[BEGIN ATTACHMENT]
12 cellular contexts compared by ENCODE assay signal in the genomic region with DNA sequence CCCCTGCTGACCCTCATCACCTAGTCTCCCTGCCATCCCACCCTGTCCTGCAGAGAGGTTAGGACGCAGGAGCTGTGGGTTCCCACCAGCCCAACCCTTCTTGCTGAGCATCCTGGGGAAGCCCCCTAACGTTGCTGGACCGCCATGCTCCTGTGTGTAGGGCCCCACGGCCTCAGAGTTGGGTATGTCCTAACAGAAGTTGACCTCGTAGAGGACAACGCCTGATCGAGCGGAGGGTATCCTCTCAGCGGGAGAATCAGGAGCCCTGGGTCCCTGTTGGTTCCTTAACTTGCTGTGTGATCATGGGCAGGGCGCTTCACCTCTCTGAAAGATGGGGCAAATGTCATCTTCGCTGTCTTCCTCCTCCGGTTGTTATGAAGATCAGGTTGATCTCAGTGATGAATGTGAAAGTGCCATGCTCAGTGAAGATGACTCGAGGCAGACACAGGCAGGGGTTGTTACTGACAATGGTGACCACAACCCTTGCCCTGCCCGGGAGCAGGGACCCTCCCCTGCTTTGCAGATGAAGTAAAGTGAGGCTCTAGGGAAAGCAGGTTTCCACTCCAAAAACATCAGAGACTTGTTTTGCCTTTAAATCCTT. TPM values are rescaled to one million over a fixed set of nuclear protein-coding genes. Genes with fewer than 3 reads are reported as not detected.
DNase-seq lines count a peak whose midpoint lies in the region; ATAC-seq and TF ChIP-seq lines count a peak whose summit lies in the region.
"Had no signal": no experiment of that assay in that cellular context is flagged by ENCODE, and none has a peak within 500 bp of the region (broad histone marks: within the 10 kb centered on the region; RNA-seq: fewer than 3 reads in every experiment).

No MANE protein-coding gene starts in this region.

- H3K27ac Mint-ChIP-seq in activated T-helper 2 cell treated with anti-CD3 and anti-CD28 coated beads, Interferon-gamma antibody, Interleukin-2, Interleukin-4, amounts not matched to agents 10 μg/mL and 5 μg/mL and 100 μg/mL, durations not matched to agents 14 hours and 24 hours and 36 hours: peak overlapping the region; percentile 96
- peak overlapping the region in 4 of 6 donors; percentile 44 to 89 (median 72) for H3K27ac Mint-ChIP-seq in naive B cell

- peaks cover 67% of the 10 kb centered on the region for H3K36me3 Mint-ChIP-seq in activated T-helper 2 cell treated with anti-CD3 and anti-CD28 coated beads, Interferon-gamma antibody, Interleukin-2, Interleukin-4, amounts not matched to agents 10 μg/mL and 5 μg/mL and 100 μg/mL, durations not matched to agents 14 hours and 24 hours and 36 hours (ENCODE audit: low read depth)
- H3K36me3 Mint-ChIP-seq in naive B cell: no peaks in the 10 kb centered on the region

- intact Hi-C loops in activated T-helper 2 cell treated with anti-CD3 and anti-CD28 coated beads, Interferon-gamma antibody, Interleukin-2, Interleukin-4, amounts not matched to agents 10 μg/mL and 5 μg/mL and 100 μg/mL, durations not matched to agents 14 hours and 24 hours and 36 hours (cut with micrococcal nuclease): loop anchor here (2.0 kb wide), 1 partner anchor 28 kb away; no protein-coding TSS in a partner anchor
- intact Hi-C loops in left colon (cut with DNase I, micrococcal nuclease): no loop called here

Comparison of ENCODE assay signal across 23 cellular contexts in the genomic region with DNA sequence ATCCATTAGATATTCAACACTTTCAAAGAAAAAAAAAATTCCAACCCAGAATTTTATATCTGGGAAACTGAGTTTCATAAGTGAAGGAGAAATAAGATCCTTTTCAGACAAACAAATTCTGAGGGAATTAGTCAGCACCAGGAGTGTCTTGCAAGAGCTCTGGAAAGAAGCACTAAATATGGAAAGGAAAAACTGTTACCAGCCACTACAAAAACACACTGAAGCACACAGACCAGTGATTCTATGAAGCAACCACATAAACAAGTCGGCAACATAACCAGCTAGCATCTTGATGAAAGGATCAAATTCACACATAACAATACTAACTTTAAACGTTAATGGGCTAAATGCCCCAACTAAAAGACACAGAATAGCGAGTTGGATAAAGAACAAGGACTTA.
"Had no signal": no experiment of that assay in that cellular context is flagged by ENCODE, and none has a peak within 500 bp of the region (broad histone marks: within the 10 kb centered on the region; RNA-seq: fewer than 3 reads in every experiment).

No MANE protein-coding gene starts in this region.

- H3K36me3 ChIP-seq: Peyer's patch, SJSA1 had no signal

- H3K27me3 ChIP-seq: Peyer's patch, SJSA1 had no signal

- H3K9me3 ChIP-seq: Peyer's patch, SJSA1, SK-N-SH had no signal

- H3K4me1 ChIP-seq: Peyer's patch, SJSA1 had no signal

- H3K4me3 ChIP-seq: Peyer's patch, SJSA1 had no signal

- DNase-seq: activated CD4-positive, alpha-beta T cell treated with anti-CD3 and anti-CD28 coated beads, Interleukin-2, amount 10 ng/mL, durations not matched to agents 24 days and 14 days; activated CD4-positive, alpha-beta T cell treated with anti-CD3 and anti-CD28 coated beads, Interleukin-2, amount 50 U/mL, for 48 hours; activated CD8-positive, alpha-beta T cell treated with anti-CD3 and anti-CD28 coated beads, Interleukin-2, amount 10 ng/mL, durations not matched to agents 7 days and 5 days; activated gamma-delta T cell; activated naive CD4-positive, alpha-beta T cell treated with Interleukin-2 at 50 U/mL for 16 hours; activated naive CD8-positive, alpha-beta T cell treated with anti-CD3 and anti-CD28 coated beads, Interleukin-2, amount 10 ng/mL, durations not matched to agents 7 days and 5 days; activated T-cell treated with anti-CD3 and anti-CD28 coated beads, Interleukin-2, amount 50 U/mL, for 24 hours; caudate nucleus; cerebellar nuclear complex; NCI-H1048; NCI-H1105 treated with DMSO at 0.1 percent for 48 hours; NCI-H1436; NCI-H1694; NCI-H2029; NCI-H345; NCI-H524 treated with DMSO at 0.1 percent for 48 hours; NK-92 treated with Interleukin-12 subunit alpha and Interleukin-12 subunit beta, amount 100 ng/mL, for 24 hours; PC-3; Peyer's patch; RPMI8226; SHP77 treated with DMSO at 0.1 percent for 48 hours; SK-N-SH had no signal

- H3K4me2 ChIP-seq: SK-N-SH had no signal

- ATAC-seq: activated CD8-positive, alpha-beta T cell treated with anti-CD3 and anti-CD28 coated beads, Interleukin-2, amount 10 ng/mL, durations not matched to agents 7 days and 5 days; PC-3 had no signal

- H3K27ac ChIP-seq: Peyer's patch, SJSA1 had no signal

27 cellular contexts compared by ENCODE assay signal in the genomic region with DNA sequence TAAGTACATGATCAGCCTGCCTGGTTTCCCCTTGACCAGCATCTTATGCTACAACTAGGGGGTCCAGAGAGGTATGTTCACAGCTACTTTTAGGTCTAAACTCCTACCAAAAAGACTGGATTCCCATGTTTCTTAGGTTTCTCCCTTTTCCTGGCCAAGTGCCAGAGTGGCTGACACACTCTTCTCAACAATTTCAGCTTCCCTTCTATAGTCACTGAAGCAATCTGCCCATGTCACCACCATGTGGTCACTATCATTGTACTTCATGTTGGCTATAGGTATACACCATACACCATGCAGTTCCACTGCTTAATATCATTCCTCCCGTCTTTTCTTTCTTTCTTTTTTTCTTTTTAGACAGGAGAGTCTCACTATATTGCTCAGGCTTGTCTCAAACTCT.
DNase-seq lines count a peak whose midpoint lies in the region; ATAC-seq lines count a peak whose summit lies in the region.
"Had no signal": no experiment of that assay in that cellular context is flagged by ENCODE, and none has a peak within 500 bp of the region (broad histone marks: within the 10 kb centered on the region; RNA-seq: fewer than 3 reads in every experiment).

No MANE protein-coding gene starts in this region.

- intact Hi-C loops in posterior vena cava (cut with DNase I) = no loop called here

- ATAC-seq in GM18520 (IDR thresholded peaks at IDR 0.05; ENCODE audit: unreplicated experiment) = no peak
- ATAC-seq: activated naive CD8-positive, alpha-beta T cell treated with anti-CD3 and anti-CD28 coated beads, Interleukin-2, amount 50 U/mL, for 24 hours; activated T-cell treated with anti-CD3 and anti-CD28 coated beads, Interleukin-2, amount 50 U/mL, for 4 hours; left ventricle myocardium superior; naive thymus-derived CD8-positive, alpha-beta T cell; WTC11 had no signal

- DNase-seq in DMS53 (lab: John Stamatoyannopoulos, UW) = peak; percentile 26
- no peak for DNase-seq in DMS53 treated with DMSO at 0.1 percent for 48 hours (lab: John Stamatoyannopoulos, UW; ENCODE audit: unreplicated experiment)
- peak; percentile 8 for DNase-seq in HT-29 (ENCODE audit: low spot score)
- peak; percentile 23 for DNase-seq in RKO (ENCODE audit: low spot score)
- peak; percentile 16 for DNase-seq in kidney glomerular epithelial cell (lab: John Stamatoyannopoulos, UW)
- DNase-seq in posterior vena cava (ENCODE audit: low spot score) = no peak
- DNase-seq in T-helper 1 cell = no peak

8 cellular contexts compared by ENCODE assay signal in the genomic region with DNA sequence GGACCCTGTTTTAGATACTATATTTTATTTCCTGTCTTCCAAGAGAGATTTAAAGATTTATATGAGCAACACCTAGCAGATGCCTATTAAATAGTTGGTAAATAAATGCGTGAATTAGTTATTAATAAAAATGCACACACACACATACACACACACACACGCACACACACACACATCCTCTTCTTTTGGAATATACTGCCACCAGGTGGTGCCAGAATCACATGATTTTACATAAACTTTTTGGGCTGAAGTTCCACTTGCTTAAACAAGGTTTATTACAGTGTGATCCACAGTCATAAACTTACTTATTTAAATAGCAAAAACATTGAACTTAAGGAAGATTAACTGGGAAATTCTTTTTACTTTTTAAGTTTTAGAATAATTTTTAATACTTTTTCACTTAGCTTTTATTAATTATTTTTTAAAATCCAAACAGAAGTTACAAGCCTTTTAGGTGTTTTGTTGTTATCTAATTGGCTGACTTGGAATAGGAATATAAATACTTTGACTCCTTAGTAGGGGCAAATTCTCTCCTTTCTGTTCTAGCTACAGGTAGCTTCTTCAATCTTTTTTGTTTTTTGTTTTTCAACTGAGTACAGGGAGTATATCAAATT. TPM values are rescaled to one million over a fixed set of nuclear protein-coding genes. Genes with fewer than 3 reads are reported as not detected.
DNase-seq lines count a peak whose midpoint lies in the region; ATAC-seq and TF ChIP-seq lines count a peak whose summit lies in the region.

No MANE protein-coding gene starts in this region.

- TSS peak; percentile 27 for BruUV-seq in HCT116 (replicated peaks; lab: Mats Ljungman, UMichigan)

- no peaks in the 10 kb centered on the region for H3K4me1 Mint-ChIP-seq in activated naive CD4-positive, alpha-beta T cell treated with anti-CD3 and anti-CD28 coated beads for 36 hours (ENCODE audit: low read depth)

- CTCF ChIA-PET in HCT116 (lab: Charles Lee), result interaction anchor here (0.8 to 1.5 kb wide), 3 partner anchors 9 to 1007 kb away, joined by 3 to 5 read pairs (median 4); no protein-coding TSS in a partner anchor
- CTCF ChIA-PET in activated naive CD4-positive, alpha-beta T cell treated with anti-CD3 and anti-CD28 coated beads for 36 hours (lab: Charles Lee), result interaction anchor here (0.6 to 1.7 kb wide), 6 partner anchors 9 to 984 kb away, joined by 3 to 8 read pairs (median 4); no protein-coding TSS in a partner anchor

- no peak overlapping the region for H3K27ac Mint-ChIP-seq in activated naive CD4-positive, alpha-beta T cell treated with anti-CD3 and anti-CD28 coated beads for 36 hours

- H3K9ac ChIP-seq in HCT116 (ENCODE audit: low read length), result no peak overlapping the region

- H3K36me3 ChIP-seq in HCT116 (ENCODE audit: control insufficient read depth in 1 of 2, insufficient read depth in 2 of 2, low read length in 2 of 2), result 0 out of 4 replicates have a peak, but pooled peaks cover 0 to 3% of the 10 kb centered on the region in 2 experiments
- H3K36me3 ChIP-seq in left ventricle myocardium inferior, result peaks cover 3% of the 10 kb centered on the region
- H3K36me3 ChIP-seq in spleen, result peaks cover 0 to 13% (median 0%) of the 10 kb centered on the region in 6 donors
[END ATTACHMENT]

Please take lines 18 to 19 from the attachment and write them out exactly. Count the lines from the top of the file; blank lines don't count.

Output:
- H3K4me3 ChIP-seq: Peyer's patch, SJSA1 had no signal

- DNase-seq: activated CD4-positive, alpha-beta T cell treated with anti-CD3 and anti-CD28 coated beads, Interleukin-2, amount 10 ng/mL, durations not matched to agents 24 days and 14 days; activated CD4-positive, alpha-beta T cell treated with anti-CD3 and anti-CD28 coated beads, Interleukin-2, amount 50 U/mL, for 48 hours; activated CD8-positive, alpha-beta T cell treated with anti-CD3 and anti-CD28 coated beads, Interleukin-2, amount 10 ng/mL, durations not matched to agents 7 days and 5 days; activated gamma-delta T cell; activated naive CD4-positive, alpha-beta T cell treated with Interleukin-2 at 50 U/mL for 16 hours; activated naive CD8-positive, alpha-beta T cell treated with anti-CD3 and anti-CD28 coated beads, Interleukin-2, amount 10 ng/mL, durations not matched to agents 7 days and 5 days; activated T-cell treated with anti-CD3 and anti-CD28 coated beads, Interleukin-2, amount 50 U/mL, for 24 hours; caudate nucleus; cerebellar nuclear complex; NCI-H1048; NCI-H1105 treated with DMSO at 0.1 percent for 48 hours; NCI-H1436; NCI-H1694; NCI-H2029; NCI-H345; NCI-H524 treated with DMSO at 0.1 percent for 48 hours; NK-92 treated with Interleukin-12 subunit alpha and Interleukin-12 subunit beta, amount 100 ng/mL, for 24 hours; PC-3; Peyer's patch; RPMI8226; SHP77 treated with DMSO at 0.1 percent for 48 hours; SK-N-SH had no signal